A hard drive's main--and incidentally most expensive--components are the platters, or disks, where information is stored, and the heads, which read the data from the platters.
Western Digital's new WD Caviar 5400 RPM will come in three capacities: 30GB, 40GB and 60GB. The 30GB version will come with one platter and two heads; the 40GB will come with two platters and three heads; and the 60GB will come with two platters and four heads.
Until now, the most capacity on any platter was 20GB.
Irvine, Calif.-based Western Digital, one of the top five hard-drive makers, said the 30GB version will sell at retail for $119 and the 60GB one for $249.
"By putting more capacity on a single platter, a manufacturer uses fewer parts, which means a lower cost," said Jim Porter, president of Disk/Trend, a market researcher that follows the data storage industry.
Cost savings may not appear obvious at first to consumers because about 75 percent of hard drives are sold to PC manufacturers. In that instance, savings will eventually come through on a computer's price tag. The remaining 25 percent of hard drives are sold directly to consumers who already own PCs and want to upgrade their systems.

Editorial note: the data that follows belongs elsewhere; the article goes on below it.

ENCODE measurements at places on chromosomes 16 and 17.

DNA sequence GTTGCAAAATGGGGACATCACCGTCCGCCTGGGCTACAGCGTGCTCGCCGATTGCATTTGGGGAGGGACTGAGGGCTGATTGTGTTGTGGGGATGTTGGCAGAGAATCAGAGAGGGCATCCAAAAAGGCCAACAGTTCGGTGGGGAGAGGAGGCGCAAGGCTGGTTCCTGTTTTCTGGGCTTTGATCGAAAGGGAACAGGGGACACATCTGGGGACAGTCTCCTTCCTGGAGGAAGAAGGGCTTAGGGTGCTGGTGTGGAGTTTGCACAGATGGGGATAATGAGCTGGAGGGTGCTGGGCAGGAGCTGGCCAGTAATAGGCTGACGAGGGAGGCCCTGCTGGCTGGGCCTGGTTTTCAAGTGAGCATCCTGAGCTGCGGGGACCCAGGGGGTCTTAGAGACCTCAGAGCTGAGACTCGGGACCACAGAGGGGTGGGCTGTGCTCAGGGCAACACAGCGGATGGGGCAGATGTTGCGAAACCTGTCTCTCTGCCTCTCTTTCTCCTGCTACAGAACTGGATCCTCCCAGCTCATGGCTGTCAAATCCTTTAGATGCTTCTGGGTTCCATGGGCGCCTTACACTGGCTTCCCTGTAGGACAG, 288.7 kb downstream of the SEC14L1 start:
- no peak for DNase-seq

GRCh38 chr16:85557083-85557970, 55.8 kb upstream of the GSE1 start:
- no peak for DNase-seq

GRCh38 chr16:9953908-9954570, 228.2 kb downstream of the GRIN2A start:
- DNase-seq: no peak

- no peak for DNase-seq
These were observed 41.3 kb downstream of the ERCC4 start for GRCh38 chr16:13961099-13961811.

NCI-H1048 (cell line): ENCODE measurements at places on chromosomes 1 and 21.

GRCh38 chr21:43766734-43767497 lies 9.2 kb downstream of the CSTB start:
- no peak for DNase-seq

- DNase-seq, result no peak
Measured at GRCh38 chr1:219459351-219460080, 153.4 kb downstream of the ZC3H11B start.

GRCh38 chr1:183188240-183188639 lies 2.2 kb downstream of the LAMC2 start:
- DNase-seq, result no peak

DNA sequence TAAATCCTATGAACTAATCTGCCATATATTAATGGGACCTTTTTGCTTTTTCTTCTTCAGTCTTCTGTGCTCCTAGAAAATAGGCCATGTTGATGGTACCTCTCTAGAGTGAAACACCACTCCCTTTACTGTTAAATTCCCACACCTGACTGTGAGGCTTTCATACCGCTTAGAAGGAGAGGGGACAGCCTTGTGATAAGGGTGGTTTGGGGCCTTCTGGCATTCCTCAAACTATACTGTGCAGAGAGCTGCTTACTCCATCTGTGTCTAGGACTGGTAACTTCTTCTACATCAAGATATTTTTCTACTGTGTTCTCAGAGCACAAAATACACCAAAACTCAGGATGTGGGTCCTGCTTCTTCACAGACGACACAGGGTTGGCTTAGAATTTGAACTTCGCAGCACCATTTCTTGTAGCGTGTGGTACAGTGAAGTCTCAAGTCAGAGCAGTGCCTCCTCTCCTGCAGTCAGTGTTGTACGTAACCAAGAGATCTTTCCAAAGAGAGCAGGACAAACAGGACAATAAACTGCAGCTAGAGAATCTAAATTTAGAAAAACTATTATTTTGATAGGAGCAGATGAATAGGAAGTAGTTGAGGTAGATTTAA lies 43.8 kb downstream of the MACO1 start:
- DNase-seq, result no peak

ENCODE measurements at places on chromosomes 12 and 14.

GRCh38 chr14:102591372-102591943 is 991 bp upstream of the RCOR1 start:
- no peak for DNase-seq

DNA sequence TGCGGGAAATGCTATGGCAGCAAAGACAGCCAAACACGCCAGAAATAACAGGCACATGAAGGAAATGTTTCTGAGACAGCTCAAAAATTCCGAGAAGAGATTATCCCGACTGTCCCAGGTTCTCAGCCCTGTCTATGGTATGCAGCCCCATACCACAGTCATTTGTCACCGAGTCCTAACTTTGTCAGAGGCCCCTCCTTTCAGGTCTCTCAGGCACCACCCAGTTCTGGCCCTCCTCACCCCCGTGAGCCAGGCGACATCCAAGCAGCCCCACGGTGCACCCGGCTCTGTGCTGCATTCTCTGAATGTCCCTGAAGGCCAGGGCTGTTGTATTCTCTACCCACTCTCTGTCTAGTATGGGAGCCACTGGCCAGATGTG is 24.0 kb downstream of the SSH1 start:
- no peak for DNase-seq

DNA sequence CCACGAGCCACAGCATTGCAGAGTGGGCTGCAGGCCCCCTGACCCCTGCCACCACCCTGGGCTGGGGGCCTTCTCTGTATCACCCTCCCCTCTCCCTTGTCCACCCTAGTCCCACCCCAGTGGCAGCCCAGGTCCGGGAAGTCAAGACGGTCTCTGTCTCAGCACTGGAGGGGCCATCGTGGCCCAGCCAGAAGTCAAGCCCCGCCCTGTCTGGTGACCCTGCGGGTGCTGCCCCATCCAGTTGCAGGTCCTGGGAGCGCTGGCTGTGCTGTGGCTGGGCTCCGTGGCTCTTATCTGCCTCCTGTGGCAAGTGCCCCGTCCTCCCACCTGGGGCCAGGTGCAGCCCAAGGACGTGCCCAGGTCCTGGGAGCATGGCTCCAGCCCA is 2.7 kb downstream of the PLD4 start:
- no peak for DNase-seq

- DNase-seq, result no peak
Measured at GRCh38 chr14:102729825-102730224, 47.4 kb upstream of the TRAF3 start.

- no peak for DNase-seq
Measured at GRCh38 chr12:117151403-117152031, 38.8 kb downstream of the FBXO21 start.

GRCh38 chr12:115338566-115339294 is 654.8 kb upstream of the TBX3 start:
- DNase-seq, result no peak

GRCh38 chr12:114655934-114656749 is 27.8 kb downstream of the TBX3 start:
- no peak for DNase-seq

Only about 5 percent of the market will want this maximum capacity initially, Porter said, but the Caviar 5400 RPM will still help drive down the cost of other, lower-capacity hard drives.
This is good news for consumers looking for new ways to store photos, music and new applications. That's because files created by digital cameras and MP3 players can eat up to a couple of megabytes of storage depending on the quality that the file is recorded in. This means hard drives fill up quickly unless capacity is increased.
"Each photo or music file takes up about a meg, and people generally don't throw them away, so their drives are filling up fast," Porter said.
Despite the initial hoopla, however, Western Digital's 30GB platter could end up being what Porter called a "half step" in the hard-drive business. Capacities have increased 100 percent each year for the last couple of years, and the most recent increase for the industry was last year to 20GB. Porter expects 40GB platters from Western Digital's competitors, such as Seagate Technology, Maxtor and Quantum, this spring.
The question now is whether competitors will suddenly decide to produce hard drives with 30GB platters and diffuse Western Digital's current competitive advantage or will wait a few months and trump Western Digital with 40GB platters.
"Western Digital is basically in a comeback mode after falling behind its competitors," Porter said. "All its competitors know that they will be at 40GB later in the year."